By bringing in Animals.
The Animals card will simply allow you to play an Animal card (or perhaps 2 depending on the power of the action) to your zoo. You pay the cost of the card (the black square on the top left) and you need to have an empty enclosure in your zoo of at least the size in the brown hex on the top left of the card. Any other requirements are underneath that (The Cotton-Top Tamarin requires 2 Science tags already in your zoo, for example).
Animals have tags in the top right, usually an animal type tag and a continental tag (sometimes 2 animal type tags!). When you play the animal, you get the benefit in the bottom right (the Indian Rhinoceros gets you 9 Appeal points) and you can do any action that’s on the card (Panamanian White-Faced Capuchins let you Pilfer, for example).
When you play the animal, you flip one of your empty enclosures of the proper size and that is considered filled. You also get the benefit in Appeal points, Conservation points, and maybe Reputation points.
Finally, there’s the Association action. Depending on the strength of the action, you can form partnerships with zoos all over the world, you can form a partnership with a university, or you can even contribute to a Conservation project.
If you do a Conservation project (the green cards), you have to meet the requirements for one of them (bottom of the board) and place a cube on what you are fulfilling. Or, if you have a Conservation project card in your hand, you can play it (top row) and fulfill one of the requirements there. This is a great source of Conservation points.
As the game goes on you, you’re going to be filling your zoo, playing animals and sponsors to your tableau, and trying to get your point markers to meet.
Once that happens, it triggers the end game. All other players get one more turn (you don’t, which is something important to keep in mind). Then end-game Conservation points are scored, and your total score is the difference between your Appeal points and your Conservation points (for end-game scoring your Conservation points are considered equal to the smallest Appeal point level where your marker is. So in the above picture, you have 20 Conservation points. For final scoring, it would be equivalent to 64 Appeal points).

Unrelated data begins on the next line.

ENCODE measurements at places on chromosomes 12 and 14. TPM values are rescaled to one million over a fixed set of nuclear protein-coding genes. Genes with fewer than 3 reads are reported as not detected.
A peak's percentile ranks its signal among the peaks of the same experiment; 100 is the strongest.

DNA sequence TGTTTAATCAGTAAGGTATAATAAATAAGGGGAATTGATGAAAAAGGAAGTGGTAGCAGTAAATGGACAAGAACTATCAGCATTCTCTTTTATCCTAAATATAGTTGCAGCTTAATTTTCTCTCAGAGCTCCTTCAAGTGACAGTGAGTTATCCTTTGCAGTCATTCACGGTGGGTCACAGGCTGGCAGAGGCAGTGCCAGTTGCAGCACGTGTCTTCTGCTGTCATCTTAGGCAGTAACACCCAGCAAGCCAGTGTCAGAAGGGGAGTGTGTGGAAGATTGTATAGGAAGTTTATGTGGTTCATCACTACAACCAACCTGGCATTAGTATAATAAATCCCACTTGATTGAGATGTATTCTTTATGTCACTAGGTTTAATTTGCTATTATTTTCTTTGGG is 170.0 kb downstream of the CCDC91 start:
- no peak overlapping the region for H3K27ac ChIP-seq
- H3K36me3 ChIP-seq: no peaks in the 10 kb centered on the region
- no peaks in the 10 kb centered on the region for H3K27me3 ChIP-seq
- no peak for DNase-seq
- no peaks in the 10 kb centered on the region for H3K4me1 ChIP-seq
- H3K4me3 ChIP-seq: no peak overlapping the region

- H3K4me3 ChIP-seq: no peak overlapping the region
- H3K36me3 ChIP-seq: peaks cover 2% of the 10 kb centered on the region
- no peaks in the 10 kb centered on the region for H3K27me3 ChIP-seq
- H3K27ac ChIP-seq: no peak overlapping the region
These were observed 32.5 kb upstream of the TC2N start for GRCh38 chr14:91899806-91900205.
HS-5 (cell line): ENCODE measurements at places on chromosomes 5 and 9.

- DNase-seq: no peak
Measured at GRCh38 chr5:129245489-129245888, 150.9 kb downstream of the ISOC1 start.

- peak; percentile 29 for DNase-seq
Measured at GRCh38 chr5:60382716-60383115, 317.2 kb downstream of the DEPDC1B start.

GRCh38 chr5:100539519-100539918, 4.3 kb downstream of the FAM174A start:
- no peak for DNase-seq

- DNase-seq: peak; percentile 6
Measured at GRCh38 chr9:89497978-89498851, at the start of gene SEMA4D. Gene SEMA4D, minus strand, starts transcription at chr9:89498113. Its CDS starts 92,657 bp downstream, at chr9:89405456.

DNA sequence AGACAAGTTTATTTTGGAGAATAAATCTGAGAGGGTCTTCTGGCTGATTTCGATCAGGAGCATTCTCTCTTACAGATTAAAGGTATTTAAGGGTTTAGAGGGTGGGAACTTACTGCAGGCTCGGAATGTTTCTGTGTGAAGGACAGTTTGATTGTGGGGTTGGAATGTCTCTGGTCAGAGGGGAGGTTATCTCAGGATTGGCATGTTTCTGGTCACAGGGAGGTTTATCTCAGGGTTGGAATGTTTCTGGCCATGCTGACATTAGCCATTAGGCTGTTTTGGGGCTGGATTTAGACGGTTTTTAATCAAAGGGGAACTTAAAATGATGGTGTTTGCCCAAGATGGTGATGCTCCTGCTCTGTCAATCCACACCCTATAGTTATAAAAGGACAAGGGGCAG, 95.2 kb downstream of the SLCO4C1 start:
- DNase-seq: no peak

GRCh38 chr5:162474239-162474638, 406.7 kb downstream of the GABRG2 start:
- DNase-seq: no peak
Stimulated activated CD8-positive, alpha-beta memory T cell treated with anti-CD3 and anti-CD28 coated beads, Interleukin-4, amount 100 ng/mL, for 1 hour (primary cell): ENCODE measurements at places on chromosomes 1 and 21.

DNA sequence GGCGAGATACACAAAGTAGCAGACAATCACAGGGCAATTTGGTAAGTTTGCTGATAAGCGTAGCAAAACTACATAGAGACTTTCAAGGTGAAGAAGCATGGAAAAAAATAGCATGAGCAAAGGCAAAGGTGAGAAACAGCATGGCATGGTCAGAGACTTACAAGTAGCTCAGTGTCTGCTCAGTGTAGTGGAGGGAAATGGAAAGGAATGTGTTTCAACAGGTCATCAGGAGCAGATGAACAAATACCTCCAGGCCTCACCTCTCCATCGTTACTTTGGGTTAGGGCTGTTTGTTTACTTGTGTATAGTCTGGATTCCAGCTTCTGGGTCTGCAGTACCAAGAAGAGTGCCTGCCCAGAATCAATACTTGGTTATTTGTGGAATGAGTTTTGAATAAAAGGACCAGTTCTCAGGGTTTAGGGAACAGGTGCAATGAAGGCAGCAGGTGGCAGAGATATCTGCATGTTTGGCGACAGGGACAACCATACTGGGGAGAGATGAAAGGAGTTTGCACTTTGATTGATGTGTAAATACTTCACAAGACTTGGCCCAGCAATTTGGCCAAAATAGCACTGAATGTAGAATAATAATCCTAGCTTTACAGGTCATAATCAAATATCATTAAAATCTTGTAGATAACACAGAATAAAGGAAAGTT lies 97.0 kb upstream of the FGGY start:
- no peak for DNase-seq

If your markers haven’t crossed, it is very likely you will get a negative score! Like my first game, where I scored -18 points.
The highest score is the winner!
Is Ark Nova a zoo with beautiful landscapes and lots of interesting animals wandering about for you to look at? Or is it a rundown mess where the most interesting animal in it is the mosquito?
Honestly, there is so much more to Ark Nova than I was able to mention above that it’s not funny, but I didn’t want the description to overpower the rest of the review.
If I had played this game prior to doing my Top 25 games played of all time list, it would have been on it, and possibly near the top.
Oh well, next time.
This is an amazing game. It scratches a bunch of itches, some that I didn’t even know I had.
Of course, it has the tableau-building where chaining the tags on your cards is required to get even more points (cue Terraforming Mars).
However, it also has the point-scoring mechanism where you have two tracks moving toward each other and where they meet (and how) determines your final score. That’s been in a few games but I’ve never played them before.
Thus, it’s new to me and I love that too.
There are also so many decisions to make on how you want to improve your ability to do things, though some are fairly standard.
You definitely want to form partnerships with zoos and universities to give you more options (one university partnership lets you discard down to 5 cards instead of 3 when it comes time to do that).
Zoo partnerships will give you a discount on playing animals from that continent. Each partnership track gives you the ability (when you have enough of them) to upgrade one of your action cards to make it more powerful.
That’s one of the most important things to do in Ark Nova: upgrade those action cards.